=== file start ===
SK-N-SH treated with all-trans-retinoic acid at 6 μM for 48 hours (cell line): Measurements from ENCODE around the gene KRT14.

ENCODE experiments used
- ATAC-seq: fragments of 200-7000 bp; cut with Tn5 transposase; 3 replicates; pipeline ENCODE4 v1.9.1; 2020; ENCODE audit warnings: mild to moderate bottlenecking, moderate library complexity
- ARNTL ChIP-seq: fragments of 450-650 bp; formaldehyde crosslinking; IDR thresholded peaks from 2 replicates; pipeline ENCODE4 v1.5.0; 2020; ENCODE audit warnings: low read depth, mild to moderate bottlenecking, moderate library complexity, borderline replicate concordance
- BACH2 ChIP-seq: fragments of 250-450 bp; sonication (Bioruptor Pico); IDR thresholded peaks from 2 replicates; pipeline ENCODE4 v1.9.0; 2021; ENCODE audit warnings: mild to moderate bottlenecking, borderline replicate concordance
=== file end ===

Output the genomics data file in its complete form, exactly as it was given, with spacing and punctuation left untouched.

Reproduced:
SK-N-SH treated with all-trans-retinoic acid at 6 μM for 48 hours (cell line): Measurements from ENCODE around the gene KRT14.

ENCODE experiments used
- ATAC-seq: fragments of 200-7000 bp; cut with Tn5 transposase; 3 replicates; pipeline ENCODE4 v1.9.1; 2020; ENCODE audit warnings: mild to moderate bottlenecking, moderate library complexity
- ARNTL ChIP-seq: fragments of 450-650 bp; formaldehyde crosslinking; IDR thresholded peaks from 2 replicates; pipeline ENCODE4 v1.5.0; 2020; ENCODE audit warnings: low read depth, mild to moderate bottlenecking, moderate library complexity, borderline replicate concordance
- BACH2 ChIP-seq: fragments of 250-450 bp; sonication (Bioruptor Pico); IDR thresholded peaks from 2 replicates; pipeline ENCODE4 v1.9.0; 2021; ENCODE audit warnings: mild to moderate bottlenecking, borderline replicate concordance